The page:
EMILY puts two English characters within the framework of a stereotypically French film, deconstructing a common sexual fantasy to explore the moment two strangers meet and attempt to fill their loneliness with each others' need.
In the 1850s, Ellen Ternan is a minimally talented actress who catches the eye of the hailed British author, Charles Dickens. Bored with his intellectually unstimulating wife, Dickens takes the educated Ellen as his mistress with the cooperation of her mother. What follows is a stormy relationship with this literary giant who provides her with a life few women of her time can enjoy. Yet, Ellen is equally revolted by Charles' emotional cruelty and determination to keep her secret. In that conflict, Ellen must judge her own role in her life and decide if the price she pays is bearable. Written by
Kenneth Chisholm (firstname.lastname@example.org)
Ralph Fiennes and Felicity Jones, who play lovers in this movie, also worked together in Cemetery Junction (2010), in which they played father and daughter. In a 2013 interview with Jones and Fiennes on NPR, Jones said that it was "weird" and "very Freudian" to go from playing one relationship to the other, but Fiennes disagreed, saying "It's just a job. Come on." See more »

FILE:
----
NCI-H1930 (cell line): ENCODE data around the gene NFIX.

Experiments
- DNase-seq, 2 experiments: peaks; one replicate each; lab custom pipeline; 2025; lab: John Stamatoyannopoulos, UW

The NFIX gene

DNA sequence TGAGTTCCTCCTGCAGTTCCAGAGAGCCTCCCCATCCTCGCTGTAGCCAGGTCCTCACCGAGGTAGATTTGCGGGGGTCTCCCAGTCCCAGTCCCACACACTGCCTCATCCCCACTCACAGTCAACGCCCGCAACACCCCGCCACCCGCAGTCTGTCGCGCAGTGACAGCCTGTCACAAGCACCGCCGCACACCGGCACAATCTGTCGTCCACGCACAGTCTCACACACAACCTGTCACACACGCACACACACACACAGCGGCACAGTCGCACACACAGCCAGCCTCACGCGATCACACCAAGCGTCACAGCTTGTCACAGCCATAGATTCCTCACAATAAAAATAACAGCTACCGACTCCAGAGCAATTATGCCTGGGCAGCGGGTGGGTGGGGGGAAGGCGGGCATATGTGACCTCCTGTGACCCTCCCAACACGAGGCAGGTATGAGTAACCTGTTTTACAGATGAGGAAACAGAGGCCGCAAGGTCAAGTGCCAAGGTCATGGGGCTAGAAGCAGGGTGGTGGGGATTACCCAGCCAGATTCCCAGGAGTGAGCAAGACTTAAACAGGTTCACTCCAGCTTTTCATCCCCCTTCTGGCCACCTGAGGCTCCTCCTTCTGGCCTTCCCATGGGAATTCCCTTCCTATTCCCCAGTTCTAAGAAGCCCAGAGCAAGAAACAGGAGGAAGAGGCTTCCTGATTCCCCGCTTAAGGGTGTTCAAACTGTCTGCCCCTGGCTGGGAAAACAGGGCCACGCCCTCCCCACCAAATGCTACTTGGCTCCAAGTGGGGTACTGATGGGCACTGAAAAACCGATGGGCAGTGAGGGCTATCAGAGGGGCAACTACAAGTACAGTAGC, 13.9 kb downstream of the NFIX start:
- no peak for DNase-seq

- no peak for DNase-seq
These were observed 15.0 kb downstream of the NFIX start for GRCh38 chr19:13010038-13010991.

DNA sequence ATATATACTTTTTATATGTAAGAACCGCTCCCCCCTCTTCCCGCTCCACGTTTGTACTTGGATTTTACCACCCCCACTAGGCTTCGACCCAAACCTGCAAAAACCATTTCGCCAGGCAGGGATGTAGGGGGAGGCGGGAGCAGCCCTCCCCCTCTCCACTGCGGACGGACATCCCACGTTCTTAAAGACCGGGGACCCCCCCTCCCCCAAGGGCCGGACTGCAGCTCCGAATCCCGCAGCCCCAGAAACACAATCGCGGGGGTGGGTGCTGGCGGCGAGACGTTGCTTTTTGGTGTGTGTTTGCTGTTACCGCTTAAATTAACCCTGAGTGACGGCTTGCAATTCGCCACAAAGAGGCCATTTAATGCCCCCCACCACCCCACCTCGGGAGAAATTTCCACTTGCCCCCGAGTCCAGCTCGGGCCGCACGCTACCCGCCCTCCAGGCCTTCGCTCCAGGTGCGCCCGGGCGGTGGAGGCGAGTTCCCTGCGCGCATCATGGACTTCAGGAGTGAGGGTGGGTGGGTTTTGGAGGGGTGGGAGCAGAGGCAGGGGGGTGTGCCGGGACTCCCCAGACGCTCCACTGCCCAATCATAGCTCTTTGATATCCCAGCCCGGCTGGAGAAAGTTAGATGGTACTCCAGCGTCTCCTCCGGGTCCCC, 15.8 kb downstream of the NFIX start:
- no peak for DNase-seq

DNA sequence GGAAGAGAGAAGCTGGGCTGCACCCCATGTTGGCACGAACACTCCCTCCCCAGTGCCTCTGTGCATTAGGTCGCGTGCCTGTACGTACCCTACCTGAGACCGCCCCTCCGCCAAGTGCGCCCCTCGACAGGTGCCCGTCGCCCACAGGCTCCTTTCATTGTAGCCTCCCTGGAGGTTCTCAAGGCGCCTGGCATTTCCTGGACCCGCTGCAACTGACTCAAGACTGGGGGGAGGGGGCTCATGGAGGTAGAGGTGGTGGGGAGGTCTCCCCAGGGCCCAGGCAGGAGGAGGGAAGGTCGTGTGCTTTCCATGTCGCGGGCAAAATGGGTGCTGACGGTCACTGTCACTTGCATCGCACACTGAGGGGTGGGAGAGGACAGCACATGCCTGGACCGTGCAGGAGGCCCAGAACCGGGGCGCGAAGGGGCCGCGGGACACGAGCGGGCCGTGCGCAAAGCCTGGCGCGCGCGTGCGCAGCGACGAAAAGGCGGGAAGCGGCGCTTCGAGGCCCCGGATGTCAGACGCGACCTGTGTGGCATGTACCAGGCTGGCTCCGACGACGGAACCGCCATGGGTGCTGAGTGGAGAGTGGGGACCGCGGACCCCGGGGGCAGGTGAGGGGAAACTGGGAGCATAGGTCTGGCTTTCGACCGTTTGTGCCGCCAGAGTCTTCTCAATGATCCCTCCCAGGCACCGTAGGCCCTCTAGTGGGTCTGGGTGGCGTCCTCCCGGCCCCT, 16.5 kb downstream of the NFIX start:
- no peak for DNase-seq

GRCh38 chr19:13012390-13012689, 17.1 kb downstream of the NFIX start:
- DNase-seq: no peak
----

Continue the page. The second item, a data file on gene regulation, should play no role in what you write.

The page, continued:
Very early in the film, Dickens introduces a member of his acting troupe as "Mr. Berger" with a 'soft' g, like a j; moments later, he refers to him as "Mr. Berger" with the g pronounced as 'hard'. There's no explanation for this discrepancy. See more »
A wonderful fact to reflect upon, that every human creature is a profound secret and mystery to every other.
Until that secret is given to another to look after. And then perhaps two human creatures may know each other.
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The film is rich in atmosphere, recreating the sights and sounds of the Victorian era, along with some excellent acting on the part of all the actors, especially Felicity Jones who plays Charles Dickens' "invisible woman". But the story is overly long, taking too much time to tell the tale, as if this film itself were one of Dickens' serialized novels for which he was paid by the page. In addition, the strange choice to have no musical sound track detracts from the film, leaving it bland in spots. There is some merit with turning down the music and listening to life, but there is equal merit to having the music accompany the scene, and this film doesn't strike a good balance. Fiennes' previous directorial effort "Coriolanus" (2011) was excellent, but the current film demonstrates he has a lot more to learn.
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